Loyalists petrol bomb police car
Loyalists have tried to kill a police officer after they set fire to his patrol car in Belfast.
A gang of 15 men tossed a petrol bomb into the unmarked vehicle after surrounding and smashing it outside the offices of Alliance Party MP Naomi Long. It was the worst incident in another night of sporadic violence in parts of east and south Belfast involving loyalists who took to the streets again in protest against a decision by Belfast City Council to restrict the flying of the union flag at Belfast City Hall.
PSNI Assistant Chief Constable George Hamilton said the officer was lucky to escape with his life outside the MP's office on the Newtownards Road. They were treating the attack as attempted murder. Officers were also attacked with petrol bombs in south Belfast close to the M1 motorway.
He said: "This was a planned attempt to kill a police officer which also put the lives of the public in danger and it is fortunate there were no injuries."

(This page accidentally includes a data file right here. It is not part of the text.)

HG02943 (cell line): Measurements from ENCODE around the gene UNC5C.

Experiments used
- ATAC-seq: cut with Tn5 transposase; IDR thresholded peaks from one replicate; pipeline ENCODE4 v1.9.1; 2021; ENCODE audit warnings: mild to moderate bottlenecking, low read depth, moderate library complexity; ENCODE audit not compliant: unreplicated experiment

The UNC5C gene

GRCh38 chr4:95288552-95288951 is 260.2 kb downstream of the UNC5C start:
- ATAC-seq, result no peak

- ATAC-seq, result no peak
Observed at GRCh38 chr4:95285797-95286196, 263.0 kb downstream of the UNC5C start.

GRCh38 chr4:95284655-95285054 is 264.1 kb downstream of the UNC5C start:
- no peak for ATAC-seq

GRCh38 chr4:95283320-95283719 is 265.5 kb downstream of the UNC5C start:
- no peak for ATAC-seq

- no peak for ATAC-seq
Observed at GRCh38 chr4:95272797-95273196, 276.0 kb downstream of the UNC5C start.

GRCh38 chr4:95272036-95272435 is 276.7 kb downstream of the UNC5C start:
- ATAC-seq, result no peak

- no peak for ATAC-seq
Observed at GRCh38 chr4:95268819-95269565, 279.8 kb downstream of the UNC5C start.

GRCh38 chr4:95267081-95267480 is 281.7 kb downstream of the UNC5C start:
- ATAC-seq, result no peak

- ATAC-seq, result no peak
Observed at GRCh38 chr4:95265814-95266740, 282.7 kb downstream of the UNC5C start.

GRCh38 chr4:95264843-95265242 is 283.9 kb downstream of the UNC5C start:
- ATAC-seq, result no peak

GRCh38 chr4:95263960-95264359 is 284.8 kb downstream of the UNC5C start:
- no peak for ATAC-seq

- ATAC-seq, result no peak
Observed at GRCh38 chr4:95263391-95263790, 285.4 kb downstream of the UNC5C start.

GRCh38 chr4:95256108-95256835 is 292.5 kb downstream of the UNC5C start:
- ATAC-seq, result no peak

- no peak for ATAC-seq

Peter Robinson, the Northern Ireland First Minister and leader of the Democratic Unionist Party had talks in Belfast with Mike Nesbitt, leader of the Ulster Unionist Party to try to agree some sort of agreed political strategy in a bid to ease tensions and end the violence on the streets. They have been heavily criticised by nationalist representatives over their leadership since the trouble first flared a week ago.
The trouble followed a council decision to limit the flying of the Union flag to designated days only. Ms Long's Alliance Party has been blamed by the loyalists for supporting the nationalist SDLP and Sinn Fein in pushing through the vote to lower the flag.
There were also protests in Limavady, Co Londonderry, Ballyclare, Co Antrim, Ballycastle, Co Antrim and Cookstown, Co Tyrone where the car of a DUP member of the Northern Ireland Assembly, Ian McCrea, was surrounded by angry loyalist who were angry at his presence.
Several roads in Belfast were blocked and at one stage police were also attacked with petrol bombs and fireworks at Broadway, not far from the M1 motorway.
Meanwhile in Armagh city, Sinn Fein accused masked loyalists of attacking a bar, the Cuchulainn, after staging an impromptu march with no police presence. They claimed windows were smashed and fireworks thrown. A statement said: "The protests, intimidation and violence needs to end and unionist politicians need to be to the fore using whatever influence they have in ensuring this happens."
PSNI Chief Constable Matt Baggott said the some of the violence was intense and there was clearly some paramilitary involvement. It was fortunate someone was not seriously injured, he claimed, adding that the situation in some areas was very tense. He said: "There has to be a collective voice to bring this to an end."